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First Knife

Discussion in 'Working the Steel' started by tyweaver, Feb 10, 2016.

  1. tyweaver

    tyweaver New Member

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    Hey just thought I'd share my progress on my first knife. It is 1084. This is my first time really doing any type of metal work.. Or just working with my hands in general haha. I have already learned lots for my next knife and can see things I've done wrong.. One being the general lack of symmetry. Also, the front hole for the pin seems to be too far forward so I think I'll be reevaluating that tomorrow and drilling a new one. I was getting a little too excited to get it ready for heat treatment.

    Feedback welcome, but go easy on me ;). Sorry for the image links, next time I'll upload picture properly.. Just in a rush to post this before bed.

    http://imgur.com/a/Hi0Wa
     
    Last edited by a moderator: Feb 24, 2017
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  2. John Noon

    John Noon Well-Known Member

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    The from my hole looks fine on the phone screen.

    Once you get a couple under your belt the lines between the bevel and flat portion of the blade will be more distinctive. Sometimes a old fashion file and go slow will crisp up the lines.
     
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  3. dancom

    dancom Dust Maker Best Shop Tool

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    Looks good so far. Overall the shape is appealing and the pin holes look okay. A couple of suggestions.

    Bring the primary bevel down to a uniform thickness of about 0.05" (dime thickness). The thickness at the plunge line is close already. Continue that thickness to the tip. Go slow making lots of light passes and manage the pressure and speed to make a nice line: checking symmetry as you go. You're trying to develop muscle memory and lots of passes is good. We tend to spend more time at the plunge line, so less pressure/time there and more as you move toward the tip.

    Maybe drill some additional holes in the tang to reduce the weight there. This will give better balance in the finished knife. How many will be up to how it feels in the hand. Of course keep the holes away from the edges and where the scale fronts will be.

    I'd say you are doing great for your first knife! Looking forward to seeing how it comes together.

    Dan
     
  4. tyweaver

    tyweaver New Member

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    Hmm thanks for that, I definitely see what you mean by needing to bring down the overall bevel. Right on the bevel almost looks curved down to the plunge line rather than a straight edge. And alright I'll drill a few more holes in the tang as well.

    Thanks for the feedback, it's greatly appreciated!
     
  5. Mythtaken

    Mythtaken Staff Member CKM Staff

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    I'll echo what Dan said. That is a really good first knife. If you were planning to add a bolster, you might want to move the front pin hole back. Otherwise, it's fine where it is.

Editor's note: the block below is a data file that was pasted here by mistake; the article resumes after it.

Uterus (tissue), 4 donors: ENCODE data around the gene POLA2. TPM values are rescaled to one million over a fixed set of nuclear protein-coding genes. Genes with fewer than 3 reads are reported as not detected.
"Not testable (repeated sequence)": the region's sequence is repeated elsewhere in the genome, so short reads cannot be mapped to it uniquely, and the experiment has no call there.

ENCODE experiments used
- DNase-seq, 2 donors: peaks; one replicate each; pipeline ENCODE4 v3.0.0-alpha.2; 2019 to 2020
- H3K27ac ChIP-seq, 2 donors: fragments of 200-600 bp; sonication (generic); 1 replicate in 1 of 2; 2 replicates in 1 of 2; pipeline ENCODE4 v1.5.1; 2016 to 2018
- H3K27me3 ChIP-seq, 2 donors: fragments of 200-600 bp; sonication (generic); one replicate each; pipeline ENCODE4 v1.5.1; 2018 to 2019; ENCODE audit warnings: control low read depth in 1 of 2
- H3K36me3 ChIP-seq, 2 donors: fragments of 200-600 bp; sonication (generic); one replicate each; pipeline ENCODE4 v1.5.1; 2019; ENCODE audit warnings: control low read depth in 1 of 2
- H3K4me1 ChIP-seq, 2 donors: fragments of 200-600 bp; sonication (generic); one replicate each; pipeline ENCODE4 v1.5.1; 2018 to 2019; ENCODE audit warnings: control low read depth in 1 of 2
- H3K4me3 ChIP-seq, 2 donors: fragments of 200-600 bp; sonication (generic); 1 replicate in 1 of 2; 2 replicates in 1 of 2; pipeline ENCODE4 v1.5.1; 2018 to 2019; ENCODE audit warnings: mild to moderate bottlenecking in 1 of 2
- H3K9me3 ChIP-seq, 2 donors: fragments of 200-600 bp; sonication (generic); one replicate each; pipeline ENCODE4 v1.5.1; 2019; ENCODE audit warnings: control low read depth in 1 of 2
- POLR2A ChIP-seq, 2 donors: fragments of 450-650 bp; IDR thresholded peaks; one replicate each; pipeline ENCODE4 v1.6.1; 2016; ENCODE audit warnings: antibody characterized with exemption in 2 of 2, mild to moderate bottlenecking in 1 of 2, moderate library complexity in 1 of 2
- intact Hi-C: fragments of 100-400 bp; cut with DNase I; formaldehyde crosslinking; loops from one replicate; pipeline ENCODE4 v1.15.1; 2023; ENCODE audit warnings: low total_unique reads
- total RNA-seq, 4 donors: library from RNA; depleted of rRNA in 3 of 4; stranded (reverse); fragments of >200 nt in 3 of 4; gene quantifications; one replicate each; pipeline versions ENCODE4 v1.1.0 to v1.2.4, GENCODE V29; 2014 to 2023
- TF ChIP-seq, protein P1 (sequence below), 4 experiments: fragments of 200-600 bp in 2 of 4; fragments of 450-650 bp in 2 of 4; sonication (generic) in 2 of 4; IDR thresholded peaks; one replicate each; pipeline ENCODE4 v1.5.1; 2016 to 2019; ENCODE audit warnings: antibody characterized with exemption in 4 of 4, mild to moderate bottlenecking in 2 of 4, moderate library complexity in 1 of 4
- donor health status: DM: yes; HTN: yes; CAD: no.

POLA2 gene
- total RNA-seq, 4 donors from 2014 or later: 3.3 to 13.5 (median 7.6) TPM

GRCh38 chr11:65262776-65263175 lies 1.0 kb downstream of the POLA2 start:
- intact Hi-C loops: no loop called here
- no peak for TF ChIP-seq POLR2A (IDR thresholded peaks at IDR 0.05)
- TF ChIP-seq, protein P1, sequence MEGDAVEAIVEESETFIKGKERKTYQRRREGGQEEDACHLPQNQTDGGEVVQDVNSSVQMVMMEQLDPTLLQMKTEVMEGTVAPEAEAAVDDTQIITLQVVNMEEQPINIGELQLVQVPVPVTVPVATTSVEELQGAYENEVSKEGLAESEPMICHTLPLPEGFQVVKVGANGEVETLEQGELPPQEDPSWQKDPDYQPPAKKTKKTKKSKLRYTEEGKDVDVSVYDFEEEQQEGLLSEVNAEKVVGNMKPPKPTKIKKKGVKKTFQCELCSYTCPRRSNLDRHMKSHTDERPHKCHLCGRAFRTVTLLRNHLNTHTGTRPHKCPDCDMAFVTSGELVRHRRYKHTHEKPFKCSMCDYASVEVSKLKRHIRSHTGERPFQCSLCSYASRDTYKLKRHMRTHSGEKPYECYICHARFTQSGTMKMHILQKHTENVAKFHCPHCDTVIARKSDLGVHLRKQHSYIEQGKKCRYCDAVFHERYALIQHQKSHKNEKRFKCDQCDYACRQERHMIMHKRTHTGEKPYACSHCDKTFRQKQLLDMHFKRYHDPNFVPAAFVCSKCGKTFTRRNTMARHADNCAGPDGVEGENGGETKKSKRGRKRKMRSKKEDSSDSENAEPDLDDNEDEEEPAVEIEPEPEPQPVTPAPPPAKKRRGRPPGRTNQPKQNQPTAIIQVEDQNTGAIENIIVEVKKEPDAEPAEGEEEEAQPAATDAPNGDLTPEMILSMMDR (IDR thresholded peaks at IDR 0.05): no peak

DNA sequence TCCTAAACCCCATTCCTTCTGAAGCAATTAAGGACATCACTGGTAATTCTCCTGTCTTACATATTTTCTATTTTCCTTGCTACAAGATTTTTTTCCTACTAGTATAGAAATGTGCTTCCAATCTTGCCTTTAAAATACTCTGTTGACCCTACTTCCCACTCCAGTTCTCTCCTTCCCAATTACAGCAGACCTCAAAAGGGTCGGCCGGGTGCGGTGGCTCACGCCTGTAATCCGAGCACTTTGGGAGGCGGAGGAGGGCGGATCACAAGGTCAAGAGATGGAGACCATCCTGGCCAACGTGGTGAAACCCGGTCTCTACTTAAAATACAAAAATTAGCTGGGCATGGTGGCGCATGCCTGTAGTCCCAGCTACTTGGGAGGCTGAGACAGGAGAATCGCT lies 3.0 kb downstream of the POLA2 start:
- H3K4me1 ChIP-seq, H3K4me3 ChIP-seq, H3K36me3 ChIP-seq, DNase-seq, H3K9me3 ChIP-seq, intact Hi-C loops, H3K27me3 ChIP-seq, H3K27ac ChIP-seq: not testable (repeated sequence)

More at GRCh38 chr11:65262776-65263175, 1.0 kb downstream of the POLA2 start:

That curved look to the bevel is just about learning to apply even pressure as you grind or file. That comes with time.
     
  6. Chris Roy

    Chris Roy Active Member

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    Looking good man. Like Dan said i'd bring the bevel to a uniform thickness before heat treat.
     
  7. tyweaver

    tyweaver New Member

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    Thanks guys, I really appreciate the feedback. I started with hand tools and got about 50% of the bezel done when I realized I would enjoy the process alot more if I had some half decent tools. I purchased a grizzly 1"x30" and a few different grits. It has sped up the process immensely. I realize it's not exactly the ideal tool, but I figured it would get me started.
     
  8. tyweaver

    tyweaver New Member

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    Update! Did a bit more grinding tonight, looks a bit better. Not real sure how much more I should take off. I also drilled a couple more holes in the tang, going to drill more but I need a new drill bit hah.

    http://imgur.com/apVDF9
     
  9. Grizz Axxemann

    Grizz Axxemann Active Member

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    It still looks like there is a slight bulge near the tip in the bottom pic... but it looks good!


    Don't take my commentary as gospel, I still have yet to make sparks fly. It's one of the joys of being an apartment dweller.
     
  10. LeclairKnives

    LeclairKnives Active Member

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    Looking good! If it were me I would make a pass or two along the spine to make the point more pointy, but that's just my opinion.
     
  11. tyweaver

    tyweaver New Member

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    Okay! One concern I have is making the blade too thin near the tip before heat treatment. I heard it's better to leave it a tad beefier in case you need to correct any warping issues. I obviously have no idea if that's a valid concern or not, or if it's still a little too beefy.. Id appreciate some input there :)